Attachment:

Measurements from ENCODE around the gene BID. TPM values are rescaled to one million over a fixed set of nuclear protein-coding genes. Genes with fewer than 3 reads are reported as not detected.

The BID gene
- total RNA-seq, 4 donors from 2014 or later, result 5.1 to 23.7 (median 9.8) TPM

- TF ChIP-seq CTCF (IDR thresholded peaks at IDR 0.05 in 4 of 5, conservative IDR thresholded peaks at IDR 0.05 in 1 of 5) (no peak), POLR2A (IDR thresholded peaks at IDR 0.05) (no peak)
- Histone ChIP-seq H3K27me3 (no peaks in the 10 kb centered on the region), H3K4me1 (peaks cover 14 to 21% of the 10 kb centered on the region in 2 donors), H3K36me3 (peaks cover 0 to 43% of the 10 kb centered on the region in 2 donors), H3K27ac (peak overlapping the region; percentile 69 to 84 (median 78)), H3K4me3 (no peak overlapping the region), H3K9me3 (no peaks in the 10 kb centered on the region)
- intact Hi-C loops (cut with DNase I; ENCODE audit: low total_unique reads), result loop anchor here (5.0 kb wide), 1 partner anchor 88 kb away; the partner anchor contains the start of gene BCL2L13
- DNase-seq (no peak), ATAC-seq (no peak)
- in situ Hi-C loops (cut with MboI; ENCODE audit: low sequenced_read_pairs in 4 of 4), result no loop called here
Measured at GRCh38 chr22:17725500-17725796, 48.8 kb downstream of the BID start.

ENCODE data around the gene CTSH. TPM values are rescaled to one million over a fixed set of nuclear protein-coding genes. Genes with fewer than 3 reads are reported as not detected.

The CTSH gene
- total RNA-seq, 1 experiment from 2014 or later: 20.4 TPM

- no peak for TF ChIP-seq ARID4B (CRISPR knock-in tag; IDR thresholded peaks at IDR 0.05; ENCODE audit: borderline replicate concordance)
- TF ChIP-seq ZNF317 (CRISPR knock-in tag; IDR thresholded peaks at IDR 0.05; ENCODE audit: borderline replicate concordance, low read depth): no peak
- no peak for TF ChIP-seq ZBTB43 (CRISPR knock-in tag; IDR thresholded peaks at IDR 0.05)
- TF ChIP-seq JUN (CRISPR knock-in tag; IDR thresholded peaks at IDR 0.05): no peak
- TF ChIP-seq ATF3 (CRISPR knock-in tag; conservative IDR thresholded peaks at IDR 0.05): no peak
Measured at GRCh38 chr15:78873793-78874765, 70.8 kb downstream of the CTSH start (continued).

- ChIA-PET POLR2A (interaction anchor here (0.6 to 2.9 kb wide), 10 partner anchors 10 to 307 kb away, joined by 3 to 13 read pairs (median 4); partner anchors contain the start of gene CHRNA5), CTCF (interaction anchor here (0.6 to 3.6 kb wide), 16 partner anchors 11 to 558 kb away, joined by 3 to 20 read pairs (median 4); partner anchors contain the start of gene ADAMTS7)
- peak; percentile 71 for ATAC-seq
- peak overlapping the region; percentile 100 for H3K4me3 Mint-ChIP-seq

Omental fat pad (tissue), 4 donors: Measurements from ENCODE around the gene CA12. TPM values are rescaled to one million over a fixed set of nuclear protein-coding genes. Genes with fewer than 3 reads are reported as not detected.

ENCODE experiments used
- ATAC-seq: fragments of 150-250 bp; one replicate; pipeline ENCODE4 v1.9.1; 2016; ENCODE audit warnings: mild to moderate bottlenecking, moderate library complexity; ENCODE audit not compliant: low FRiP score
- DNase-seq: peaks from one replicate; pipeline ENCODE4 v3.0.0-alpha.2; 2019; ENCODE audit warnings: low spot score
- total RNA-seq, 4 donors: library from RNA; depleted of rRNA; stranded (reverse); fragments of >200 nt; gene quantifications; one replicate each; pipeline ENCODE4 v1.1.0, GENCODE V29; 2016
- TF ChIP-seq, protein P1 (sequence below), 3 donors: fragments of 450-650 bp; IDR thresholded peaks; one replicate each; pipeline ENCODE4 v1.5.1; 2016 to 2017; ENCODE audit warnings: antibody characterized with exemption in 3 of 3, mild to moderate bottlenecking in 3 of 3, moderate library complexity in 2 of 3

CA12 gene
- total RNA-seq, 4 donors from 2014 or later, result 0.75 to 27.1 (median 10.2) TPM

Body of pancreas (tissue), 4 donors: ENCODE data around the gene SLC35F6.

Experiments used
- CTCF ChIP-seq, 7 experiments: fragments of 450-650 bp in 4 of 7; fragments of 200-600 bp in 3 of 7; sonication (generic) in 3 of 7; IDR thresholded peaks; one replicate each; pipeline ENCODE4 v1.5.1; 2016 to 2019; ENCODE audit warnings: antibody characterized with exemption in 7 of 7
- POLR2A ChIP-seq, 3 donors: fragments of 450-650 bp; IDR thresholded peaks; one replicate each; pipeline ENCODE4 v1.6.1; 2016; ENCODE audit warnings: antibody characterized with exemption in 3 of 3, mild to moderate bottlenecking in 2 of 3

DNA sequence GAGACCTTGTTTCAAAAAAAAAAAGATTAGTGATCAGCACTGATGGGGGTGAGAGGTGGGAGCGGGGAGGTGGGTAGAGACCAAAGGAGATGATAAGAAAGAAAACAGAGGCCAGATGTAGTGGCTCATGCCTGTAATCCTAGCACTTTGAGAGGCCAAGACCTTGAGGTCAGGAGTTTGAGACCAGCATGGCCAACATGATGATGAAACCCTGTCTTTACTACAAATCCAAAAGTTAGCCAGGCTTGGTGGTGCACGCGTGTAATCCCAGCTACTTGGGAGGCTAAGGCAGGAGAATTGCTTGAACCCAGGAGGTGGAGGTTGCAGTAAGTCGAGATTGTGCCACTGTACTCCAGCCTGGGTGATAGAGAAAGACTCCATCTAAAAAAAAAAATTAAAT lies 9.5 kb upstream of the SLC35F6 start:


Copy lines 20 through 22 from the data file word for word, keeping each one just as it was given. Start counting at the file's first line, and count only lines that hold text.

- peak; percentile 71 for ATAC-seq
- peak overlapping the region; percentile 100 for H3K4me3 Mint-ChIP-seq

Omental fat pad (tissue), 4 donors: Measurements from ENCODE around the gene CA12. TPM values are rescaled to one million over a fixed set of nuclear protein-coding genes. Genes with fewer than 3 reads are reported as not detected.